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The US dollar has lost another 0.5% against most of the major currencies today, as Asia and Europe respond to the Fed's decision. There are few exceptions to this generalization. The Norwegian krone has gained nearly three times as much, with the help of its central bank, which has played down for lower rates at today's meeting. The euro is at its lowest level against Nokkie since the end of last year.
Much of what the Bank of Japan announced today had been largely leaked. While there was a sizeable response in the asset markets, the dollar's knee-jerk gains against the yen were quickly unwound.
The BOJ lifted its self-imposed restrictions on its asset purchases and shifted the focus of policy from the monetary base to the yield curve. It is not clear that this shift increases the chances of the BOJ reaching its inflation target.
The dollar-value of all the goods and services the US produces has never been larger. Two other metrics capture the recovery. These two Great Graphics come from the Wall Street Journal and draw from Census Bureau figures.
Tomorrow's Bank of Japan and Federal Reserve meetings are serving to dampen activity in the foreign exchange market. The US dollar is little changed against the euro, yen, and sterling. The Antipodeans are firm.
The US dollar, which finished last week on a firm note, is under pressure to start the new week that features Bank of Japan and Federal Reserve meetings. The slighter stronger August CPI reading helped lift the greenback ahead of the weekend, but investors continue to see a low probability of a Fed hike this week.
The US dollar rose against the major currencies except the Japanese yen last week. It also appreciated against most of the emerging market currencies, with the South African rand, the Brazil real, and the Chinese yuan the notable exceptions.
In our age of disparity, it may be easy to accept that all time is not equal. Touch a hot surface; time seems to move slowly. Time doing an enjoyable activity goes by lickety-split.
Another inequality of time is inflection points. These are non-linear jumps, breaks in time series or investors’ reaction function--how they respond to news. Is bad fundamental news good for stocks and bonds? Is a stand pat Fed bad for the dollar? Is easing by the BOJ positive or negative for the yen?
Summer vacations have mostly ended. The news stream has picked up. Yet speculators have been mostly reluctant to make meaningful changes in their exposure to the currency futures.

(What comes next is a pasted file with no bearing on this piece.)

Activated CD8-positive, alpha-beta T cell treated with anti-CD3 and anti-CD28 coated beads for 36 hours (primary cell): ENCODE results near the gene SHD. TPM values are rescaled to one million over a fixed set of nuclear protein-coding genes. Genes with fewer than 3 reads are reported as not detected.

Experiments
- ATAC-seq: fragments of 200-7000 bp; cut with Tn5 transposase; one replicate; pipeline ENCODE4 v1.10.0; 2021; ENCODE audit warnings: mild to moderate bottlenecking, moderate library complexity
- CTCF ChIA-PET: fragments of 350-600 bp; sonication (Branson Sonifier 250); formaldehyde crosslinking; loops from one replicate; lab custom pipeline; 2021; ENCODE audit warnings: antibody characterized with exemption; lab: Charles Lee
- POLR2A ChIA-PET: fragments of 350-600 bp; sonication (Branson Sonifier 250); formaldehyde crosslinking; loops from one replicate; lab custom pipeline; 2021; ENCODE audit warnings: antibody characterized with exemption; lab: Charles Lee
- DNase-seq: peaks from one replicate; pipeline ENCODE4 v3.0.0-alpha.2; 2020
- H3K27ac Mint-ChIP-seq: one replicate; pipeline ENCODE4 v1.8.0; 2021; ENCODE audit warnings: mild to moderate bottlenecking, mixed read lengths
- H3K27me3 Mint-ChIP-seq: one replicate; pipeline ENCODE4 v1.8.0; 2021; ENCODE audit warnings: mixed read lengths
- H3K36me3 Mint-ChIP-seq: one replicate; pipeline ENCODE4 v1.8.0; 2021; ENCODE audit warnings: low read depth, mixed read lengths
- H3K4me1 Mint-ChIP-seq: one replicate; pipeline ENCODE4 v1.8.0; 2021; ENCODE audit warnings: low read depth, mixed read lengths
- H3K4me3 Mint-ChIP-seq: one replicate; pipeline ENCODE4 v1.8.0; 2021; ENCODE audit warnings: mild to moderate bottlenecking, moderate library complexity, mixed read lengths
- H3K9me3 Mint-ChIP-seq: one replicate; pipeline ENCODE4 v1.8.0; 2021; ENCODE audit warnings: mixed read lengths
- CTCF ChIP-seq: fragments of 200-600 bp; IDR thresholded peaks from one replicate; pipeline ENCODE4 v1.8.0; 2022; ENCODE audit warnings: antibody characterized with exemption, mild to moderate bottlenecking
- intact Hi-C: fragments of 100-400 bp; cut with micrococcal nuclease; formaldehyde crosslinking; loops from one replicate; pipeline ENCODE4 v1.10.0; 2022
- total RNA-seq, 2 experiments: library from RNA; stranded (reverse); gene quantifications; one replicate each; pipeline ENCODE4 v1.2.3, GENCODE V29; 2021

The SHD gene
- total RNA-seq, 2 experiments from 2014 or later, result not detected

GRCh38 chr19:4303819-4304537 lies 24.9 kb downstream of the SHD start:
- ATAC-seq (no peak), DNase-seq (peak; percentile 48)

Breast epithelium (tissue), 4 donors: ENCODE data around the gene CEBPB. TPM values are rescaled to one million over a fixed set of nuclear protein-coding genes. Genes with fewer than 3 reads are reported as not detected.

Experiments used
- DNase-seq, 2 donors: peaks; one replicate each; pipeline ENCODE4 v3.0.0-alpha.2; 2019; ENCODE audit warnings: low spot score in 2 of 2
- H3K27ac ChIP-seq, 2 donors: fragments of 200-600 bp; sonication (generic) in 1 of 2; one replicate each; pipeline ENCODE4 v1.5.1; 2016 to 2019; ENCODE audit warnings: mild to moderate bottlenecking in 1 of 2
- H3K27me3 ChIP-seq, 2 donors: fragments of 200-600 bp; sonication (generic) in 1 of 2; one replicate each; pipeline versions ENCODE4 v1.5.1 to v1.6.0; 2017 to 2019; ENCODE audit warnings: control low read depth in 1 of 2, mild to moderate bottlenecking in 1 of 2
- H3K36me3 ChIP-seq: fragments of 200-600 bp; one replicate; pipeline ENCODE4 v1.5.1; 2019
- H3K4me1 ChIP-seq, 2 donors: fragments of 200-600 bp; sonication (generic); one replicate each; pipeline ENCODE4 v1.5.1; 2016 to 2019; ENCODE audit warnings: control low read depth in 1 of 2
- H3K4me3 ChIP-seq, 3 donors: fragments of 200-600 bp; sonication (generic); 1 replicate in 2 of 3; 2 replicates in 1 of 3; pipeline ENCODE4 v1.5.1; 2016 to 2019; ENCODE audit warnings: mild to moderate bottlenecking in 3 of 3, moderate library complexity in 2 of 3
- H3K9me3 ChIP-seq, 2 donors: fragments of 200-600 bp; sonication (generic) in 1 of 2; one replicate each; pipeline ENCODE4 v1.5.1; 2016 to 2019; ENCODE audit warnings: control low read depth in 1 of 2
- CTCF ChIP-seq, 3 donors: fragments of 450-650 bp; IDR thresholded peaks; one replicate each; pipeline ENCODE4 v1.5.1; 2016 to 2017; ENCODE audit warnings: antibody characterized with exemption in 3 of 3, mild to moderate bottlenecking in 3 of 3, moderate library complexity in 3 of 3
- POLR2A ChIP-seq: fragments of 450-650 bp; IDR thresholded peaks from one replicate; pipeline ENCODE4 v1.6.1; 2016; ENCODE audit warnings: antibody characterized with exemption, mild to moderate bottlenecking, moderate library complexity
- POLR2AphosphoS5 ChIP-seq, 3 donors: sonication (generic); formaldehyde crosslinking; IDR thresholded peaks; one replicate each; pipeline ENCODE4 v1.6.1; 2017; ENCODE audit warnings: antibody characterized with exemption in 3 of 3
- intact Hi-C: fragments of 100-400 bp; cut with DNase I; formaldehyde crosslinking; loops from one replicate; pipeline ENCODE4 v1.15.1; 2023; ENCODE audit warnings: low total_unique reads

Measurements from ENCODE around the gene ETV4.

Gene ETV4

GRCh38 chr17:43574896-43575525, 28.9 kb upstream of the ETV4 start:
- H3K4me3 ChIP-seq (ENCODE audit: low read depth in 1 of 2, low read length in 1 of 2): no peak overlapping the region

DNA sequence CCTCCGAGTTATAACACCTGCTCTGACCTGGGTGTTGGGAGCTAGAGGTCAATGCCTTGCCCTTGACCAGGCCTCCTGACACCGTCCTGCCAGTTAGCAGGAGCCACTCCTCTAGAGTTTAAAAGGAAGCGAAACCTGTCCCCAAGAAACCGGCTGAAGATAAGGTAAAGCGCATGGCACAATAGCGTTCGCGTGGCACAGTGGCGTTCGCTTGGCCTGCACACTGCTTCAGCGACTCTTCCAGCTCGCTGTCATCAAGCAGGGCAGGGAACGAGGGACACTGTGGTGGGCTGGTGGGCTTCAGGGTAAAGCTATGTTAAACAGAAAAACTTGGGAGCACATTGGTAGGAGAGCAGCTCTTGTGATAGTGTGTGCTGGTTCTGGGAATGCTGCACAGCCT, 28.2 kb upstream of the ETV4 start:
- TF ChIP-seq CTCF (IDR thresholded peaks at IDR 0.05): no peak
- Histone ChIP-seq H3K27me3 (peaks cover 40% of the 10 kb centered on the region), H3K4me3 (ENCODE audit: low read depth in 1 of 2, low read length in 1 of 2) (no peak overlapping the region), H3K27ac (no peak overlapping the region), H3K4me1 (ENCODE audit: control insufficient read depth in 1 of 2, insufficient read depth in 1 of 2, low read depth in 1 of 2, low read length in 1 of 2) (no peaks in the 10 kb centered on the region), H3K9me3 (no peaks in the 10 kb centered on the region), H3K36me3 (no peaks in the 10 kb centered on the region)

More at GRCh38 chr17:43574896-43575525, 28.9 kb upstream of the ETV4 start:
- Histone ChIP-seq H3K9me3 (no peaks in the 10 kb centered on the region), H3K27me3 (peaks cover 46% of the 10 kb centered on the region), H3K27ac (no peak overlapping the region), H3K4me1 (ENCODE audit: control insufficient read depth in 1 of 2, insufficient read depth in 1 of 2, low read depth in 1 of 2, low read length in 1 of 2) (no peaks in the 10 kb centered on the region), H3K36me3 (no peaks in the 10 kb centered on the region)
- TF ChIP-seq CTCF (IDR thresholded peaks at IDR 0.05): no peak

There are a few notable exceptions. First, over the past several weeks, speculators have reduced gross short euro positions by more than 20% since the end of July. It stands at 173.3k contracts, after the bears covered 16.7k contracts in the CFTC reporting period ending September 13.
Yellow lights are flashing. Bonds remain heavy despite a weak spate of data that would seem to remove nearly any chance that Fed will hike rates next week. The implications of the disappointing retail sales data indicates that estimates for Q3 GDP will be revised lower.
This quarter does not seem to be the breakout that had appeared to be the case previously. The output from industrial sector, which accounts for a little less than GDP fell in August, and the July gains were shaved in revision.
Looking at the diary, today is the most important day of the week. The Bank of England and the Swiss National Bank meet. The UK reports retail sales. EMU reports CPI figures. The US reports retail sales, industrial output, and two September Fed surveys. Yet the economic updates are unlikely change sentiment ahead of next week FOMC and BOJ meetings.
There has been much discussion in the US presidential campaign about immigration, especially from Mexico. Trump has proposed a wall for the 2000-mile border. Different types of fences are on about a third of the border as it stands today.
However, as this Great Graphic, from Pew Research shows, Mexican immigrants may have been a problem previously, but for the past decade (2005-2014) more Mexicans have left the US than entered (hat tip to Philip Bump).
The markets are trying to catch their collective breath after yesterday's dramatic moves. The sharp slide in US equities may have weighed on Asian markets, but losses are mild. Still, the MSCI Asia-Pacific Index was off 0.8%, the fifth consecutive losing session. European bourses are slightly firmer, but appear to be awaiting the US open for stronger directional cues.